Tagged: david conn

History of Soccer Week 6: Readings and videos on the World Cup, old stadiums and modern soccer

A few short readings in advance of our final class. Not compulsory, of course!

First, George Vecsey of The New York Times was covering international soccer long before it became cool in this country. He’s sort of a columnist emeritus now, and he recently wrote a nice reminiscence of attending his first World Cup in 1982, which was won by Italy but is best remembered for the brilliant Brazil squad led by a midfielder called Sócrates.

The World Cup should be a blast this summer, but as you’ve no doubt heard, they are behind schedule on stadium construction, and there have been many public protests. Even Péle is getting angry.

A third column, also from the Times, prompts me to put down some thoughts about stadium safety and how it relates to the changing demographics of soccer fan base. This is a guest column by a Italian journalist named Beppe Severgnini, in which the Corriere della Sera columnist describes and condemns the hooliganism that plagues Italian football matches today. Hooliganism is unquestionably a problem there, and I’m in agreement with Severgnini’s prescription to rid stadiums of riot police and barbed wire.

However, I’m struck by several things about his argument. First of all, there’s his sniffy description of “Genny the Swine,” the leader of the Napoli ultras, complete with an unsubstantiated allegation of mob ties (I mean, come on… you can say that about almost anyone in public life in Naples).

Second, notice this passage:

It’s madness, and it’s been going on for 30 years. In 1985, just before the beginning of the European Cup final between Italy’s Juventus and Britain’s Liverpool at the Heysel stadium in Belgium, 39 fans were crushed to death during a stampede. In 1989, 93 fans were killed at Hillsborough stadium in Sheffield, England. The British government decided it was time to step in with seating-only stadiums and zero tolerance for hooligans. It worked, and the Premier League is now a major money-spinning machine watched all over the world.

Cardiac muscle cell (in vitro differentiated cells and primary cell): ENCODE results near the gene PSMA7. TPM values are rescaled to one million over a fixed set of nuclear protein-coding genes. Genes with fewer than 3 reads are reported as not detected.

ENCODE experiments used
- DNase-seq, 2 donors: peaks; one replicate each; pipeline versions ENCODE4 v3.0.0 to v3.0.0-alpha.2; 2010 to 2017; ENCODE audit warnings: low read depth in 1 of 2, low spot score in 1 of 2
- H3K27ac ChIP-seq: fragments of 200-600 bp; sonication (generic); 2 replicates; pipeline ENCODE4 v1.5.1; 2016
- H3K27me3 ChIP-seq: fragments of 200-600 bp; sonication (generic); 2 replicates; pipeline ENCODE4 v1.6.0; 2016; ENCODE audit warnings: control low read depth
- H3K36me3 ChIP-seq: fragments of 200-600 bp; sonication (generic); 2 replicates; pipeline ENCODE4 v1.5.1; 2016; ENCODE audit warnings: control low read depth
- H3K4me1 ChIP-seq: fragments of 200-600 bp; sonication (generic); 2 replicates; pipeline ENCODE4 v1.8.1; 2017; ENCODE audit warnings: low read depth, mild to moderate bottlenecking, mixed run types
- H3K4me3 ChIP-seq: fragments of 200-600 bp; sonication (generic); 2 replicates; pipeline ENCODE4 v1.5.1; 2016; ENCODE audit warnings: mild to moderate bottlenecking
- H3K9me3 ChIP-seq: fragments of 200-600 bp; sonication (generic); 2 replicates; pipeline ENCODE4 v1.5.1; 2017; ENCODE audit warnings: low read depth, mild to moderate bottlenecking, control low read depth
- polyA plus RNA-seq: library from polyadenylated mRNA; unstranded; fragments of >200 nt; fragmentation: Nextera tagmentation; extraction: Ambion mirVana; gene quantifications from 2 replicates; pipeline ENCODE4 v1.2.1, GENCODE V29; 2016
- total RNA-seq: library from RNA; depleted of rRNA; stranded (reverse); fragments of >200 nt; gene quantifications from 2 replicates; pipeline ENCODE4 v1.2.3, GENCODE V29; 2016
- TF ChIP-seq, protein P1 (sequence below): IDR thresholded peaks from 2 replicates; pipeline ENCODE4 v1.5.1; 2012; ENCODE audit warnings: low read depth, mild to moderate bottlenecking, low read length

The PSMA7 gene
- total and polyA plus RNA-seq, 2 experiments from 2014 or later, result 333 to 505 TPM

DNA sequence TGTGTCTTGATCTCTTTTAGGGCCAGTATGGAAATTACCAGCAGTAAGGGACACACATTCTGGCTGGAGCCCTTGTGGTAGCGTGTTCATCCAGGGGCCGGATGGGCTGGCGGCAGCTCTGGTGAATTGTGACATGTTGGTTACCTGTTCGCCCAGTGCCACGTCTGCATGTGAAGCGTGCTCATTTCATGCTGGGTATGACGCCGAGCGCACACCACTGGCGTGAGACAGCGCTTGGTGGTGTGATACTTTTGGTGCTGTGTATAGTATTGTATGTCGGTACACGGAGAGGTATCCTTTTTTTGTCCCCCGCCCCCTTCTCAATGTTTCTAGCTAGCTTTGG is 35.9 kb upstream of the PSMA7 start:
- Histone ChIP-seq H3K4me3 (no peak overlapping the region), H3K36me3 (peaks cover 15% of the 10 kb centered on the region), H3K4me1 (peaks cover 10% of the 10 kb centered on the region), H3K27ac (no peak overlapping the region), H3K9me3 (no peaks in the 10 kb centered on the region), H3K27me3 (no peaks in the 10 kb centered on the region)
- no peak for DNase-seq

The author’s linkage of these two stadium disasters is blithely misleading. The first disaster, at Heysel, was first and foremost an atrocity of fan misbehavior, as well as of operational incompetence. Liverpool’s supporters shouldered most of the blame, and as a result, English clubs were banned from European competition for five years (and Liverpool was banned for six). Here’s videoContinue reading

Manchester, the Austrians and the Argentines: Readings for History of Soccer

Three selections that provide some background for what I hope to cover this Thursday, April 24. Read as much or as little as you like!

First, a selection from Chapter 2 of David Conn’s Richer Than God, his excellent study of the modern footballing behemoth Manchester City. The passage I’m sharing gives some of the social history behind Manchester’s football clubs, and Conn also reveals why he became a fan of City, and not the other big club in town, Manchester United.

[Link removed after completion of the course.]

Jonathan Wilson’s Inverting the Pyramid is a relatively recent title, but it’s already a classic study of the history of footballing tactics. The chapter I have provided focuses on the way the sport evolved in the 1920s and 1930s after it migrated from Great Britain. In particular, as the chapter title suggests, it focuses on Austrian and Argentine football.

[Link removed after completion of the course.]

Pertinent to the Wilson chapter, here is a recent article in The Guardian about the Austrian team of the 1930s and its biggest star, Matthias Sindelar.

Here are selections from Eduardo Galeano’s Soccer in Sun and Shadow, one of the undisputed classics of soccer writing. If you’re looking for one highly readable book that sheds light on the culture, history, politics and poetry of Latin American soccer in advance of the Brazil World Cup, this is the one you should seek out. It’s written as a series of loosely connected, highly whimsical sketches, and the passages I have chosen this week focus on the 1920s and 1930s, with an emphasis on two early Brazilian stars, both of whom were black: Arthur Friedenreich and Leonidas da Silva (better known simply as Leonidas).

[Link removed after completion of the course.]

Note: These files are scanned from books in my possession and they fall under Fair Use guidelines. These filed will be removed after the completion of my course in late May 2014.